Mission Day: One, Two and Three

It has been whirlwind since I arrived in Bermuda on Tuesday at 3pm.  Arriving at the Baseline Explorer I had a “todo” list an arm’s length; that list kept going.  Working until 11pm on Tuesday we finally got to our accommodations and were up first thing Wednesday morning for another day of lists; ending that day also at 11pm. 

When doing an expedition such as the NektonMission.org, you have a tremendous amount of moving parts.  They don’t always go as smoothly as you would like but eventually they start to sync.  We are not there yet; we are close.  My biggest challenge was building the “stereo video underwater camera system” SVS for short.  The camera housings were built in Australia, shipped to Florida and I had to have a mount built so it would fit on our underwater diver propulsion vehicles.  I had a great machinist in Reno and he too the manufacturer specs and my input, he created a mount and my first task, taking me all the first day and most of the second was to take the actual housing, mate it to our mount made in Reno and then get it on the scooter ready for use.  It all worked and I was incredibly pleased. 

The next step, which was most of today, 21 July, was to actually calibrate the camera system underwater.  We had quite the time of it.  Again, the scientist that sent us the calibration instructions is in Honduras, the scientist wanting us to do the diving is here.  The software that guides the calibration, not sure where that was, probably the UK as that is where NektonMission.org is,  at but thanks to YouTube….there was a calibration video!  Once we watched that, we were off to dive.  WAiT…the submarine ops group (remember there are two 1000’ deep rated submarines on our ship the Baseline Explorer – BEx for short) wants us to calibrate their SVS camera.  Different system all together but we endeavored as we are all on the same team.   So 5 pm today, we hit the water with both SVS systems, all set-up.  It basically took the six of us divers, Susan Bird, Kevin Dow, Meredith Tanguay, Graham Blackmore, Todd Kincaid and myself in some capacity to accomplish the task and we did!  A short 70’ dive but very successful.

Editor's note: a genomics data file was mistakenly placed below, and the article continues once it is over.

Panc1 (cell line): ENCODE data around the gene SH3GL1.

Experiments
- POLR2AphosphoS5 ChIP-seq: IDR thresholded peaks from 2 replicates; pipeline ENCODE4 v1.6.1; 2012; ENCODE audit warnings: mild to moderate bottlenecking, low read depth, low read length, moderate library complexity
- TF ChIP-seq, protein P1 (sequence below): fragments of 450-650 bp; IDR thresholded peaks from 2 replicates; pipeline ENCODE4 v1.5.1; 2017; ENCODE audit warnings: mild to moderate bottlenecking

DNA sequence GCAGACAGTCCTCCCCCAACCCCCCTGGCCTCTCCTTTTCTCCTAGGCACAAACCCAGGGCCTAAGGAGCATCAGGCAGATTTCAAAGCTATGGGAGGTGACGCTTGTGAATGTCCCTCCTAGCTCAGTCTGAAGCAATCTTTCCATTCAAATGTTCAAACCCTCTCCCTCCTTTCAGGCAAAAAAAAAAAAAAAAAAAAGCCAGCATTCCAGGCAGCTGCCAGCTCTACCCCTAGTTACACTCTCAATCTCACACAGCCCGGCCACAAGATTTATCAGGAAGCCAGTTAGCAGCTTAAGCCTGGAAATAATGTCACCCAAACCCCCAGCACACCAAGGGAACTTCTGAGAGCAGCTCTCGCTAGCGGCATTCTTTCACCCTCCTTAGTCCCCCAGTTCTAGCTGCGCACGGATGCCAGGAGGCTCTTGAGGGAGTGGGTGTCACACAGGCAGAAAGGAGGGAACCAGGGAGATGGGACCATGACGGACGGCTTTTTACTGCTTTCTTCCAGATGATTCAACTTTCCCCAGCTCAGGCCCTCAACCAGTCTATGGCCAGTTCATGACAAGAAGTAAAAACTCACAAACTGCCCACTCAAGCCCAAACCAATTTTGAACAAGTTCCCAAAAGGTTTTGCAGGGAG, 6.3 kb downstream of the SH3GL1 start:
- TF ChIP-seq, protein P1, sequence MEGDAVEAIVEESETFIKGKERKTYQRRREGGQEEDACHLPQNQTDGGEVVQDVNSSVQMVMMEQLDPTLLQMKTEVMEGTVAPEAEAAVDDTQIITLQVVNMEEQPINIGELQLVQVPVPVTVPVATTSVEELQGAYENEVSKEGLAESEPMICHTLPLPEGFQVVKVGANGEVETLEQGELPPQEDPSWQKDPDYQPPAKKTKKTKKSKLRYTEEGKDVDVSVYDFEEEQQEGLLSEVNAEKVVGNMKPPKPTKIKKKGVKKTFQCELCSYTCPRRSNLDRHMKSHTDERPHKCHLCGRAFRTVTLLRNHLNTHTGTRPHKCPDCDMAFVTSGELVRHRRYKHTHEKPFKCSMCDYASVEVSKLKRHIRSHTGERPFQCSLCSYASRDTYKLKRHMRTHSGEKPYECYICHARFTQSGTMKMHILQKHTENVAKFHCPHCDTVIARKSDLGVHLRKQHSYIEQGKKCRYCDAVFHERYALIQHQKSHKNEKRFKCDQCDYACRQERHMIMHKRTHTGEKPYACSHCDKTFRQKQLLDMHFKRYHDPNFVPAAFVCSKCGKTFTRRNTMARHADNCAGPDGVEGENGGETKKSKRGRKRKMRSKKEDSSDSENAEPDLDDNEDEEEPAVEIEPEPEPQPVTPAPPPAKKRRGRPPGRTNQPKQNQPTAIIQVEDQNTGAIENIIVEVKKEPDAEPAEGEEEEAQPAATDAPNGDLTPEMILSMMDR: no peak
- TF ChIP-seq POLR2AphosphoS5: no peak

It really has been about 72 hours of organization, coordination, gear assembly, equipment configuration, equipment location and modification.  No one gets to the summit in one day of a major mountain climb.  I would equate this expedition to one just like Mt. Everest (if you will allow me to use that cliché).  We are not even to base camp yet but tomorrow we will make our first foray to depth for a 300 feet/90 meter scientific research dive using the SVS camera system.   

Divers Todd Kincaid, Susan Bird and myself preparing for entry of our dive support boat, Fountain – a 39’ ChrisCraft.  The other dive team was already in the water. 

Working on aligning the cameras in the SVS underwater video system.  Note that there are two cameras mounted on either end, slightly off angle.  When the videos from both cameras are placed into a computer software program, it creates a 3D video that the scientists can use to study fish density and bottom density, coral configuration;  basically the quality of the underwater environment.  This can then be used as a “baseline” for future evaluation of the Bermuda Rise;  thus, Project “Baseline”.